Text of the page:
In addition, unions should not be established in such a way that they promote an attitude of class conflict: their role is to promote harmony, collaboration and social justice.

In summary, as Pope Leo put it, in teaching that has been reinforced rather than contradicted, unions should advance the body, soul and property of their members – to which I think we can add “advance the mind” too.

The right to strike

Pope Leo XIII’s encyclical, Rerum novarum, mentioned how it was the case that, if the state forbade the creation of unions, it contradicted its own existence because the job of the state is to uphold rights – one of which is freedom of association.

When it comes to the right to strike, John Paul II taught that essential services should never be endangered by strike action. In addition, the right to strike must not be used for political purposes and should only be used as a last resort.

The Catechism elaborates on this, and it says that a strike is legitimate to obtain a proportionate benefit. Though the benefit should also be just. The Catechism also states that any strike must relate only to working conditions – strikes should never be politically motivated.

We could add something else to this list of conditions. Unions should also consider the vulnerability of those who are affected by strike action. These conditions for just strike action are subjective in terms of their application and must be prudently considered by individual union members.

Strikes should not be used in industries where organised labour is able to strike in a situation where there is a monopoly for the purpose of increasing salaries when workers are not being treated unjustly.

The future of unions

I would argue that the future of trade unions lies in their becoming more closely aligned to Catholic social teaching in their structure and activities. Currently, more than 87 per cent of people in the private sector choose not to join a union. Perhaps more would join if their functions were different. The beginning of Catholic unionism was in Bavaria in the mid-to-late 19th century. Associations developed to assist workers who were relatively footloose and who moved from place-to-place for employment. Perhaps this should be the future of unionism in our more fluid employment environment. These societies provided lodgings, fraternity and vocational training across 400 different branches. Unions in continental Europe still provide unemployment and sickness insurance and are well placed to do so because they can control adverse selection, which is a feature of these markets in commercial settings, easily. Indeed, trade unions used to be huge providers of welfare and financial services in the UK in the 19th century.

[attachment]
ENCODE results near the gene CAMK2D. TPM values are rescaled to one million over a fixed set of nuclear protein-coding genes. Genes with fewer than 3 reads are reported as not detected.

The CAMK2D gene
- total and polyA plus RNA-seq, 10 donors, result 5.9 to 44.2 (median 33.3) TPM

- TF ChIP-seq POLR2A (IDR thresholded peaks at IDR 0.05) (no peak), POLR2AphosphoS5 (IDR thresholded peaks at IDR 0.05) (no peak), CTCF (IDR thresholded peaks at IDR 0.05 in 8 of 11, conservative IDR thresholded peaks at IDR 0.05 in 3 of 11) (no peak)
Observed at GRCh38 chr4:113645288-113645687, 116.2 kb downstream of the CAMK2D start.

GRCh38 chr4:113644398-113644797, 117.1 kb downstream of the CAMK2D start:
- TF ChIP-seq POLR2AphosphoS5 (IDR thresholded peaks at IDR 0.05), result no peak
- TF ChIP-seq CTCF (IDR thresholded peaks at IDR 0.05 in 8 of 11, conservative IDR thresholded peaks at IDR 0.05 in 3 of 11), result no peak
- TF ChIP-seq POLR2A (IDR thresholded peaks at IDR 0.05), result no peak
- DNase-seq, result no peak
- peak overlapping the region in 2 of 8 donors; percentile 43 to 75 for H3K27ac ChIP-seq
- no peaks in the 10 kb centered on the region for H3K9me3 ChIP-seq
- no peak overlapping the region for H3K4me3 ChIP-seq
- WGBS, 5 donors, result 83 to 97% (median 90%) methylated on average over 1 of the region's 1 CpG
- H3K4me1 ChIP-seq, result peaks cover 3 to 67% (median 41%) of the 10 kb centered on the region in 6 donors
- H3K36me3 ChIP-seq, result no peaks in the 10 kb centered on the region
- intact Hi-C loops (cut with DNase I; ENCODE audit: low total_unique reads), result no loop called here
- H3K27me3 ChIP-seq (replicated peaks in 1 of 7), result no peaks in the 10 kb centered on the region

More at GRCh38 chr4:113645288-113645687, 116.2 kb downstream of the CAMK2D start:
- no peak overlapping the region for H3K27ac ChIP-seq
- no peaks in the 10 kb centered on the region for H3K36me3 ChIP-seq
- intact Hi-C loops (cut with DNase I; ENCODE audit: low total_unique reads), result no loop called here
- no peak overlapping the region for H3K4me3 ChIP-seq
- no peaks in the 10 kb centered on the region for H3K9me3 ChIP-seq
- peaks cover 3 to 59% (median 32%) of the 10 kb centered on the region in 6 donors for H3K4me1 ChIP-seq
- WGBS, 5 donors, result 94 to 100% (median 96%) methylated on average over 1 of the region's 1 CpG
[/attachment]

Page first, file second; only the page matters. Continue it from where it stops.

Given the modern-day structure of the welfare state and financial services industry, trade unions could make a huge contribution by rediscovering that role. Historically, a broader role for unions in providing services for members has helped them develop a more diverse membership base. The more extensive provision of welfare, financial services, legal services and education (including through the creation of universities) might be an effective way for unions to further develop their potential to promote the common good.

The Compendium of the Social Doctrine of the Church wrote about how unions should adopt new approaches. Catholic social teaching suggests that those approaches should be built on promoting fraternity and harmony in the workplace and the building of the mind, body and soul of members.

This article is an edited version of a talk given in a Pastoral Review debate on trade unions and Catholic social teaching with the Trades Union Congress President, Maria Exall

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Author: Philip Booth

Published: 14th February 2023

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© Catholic Social Thought 2020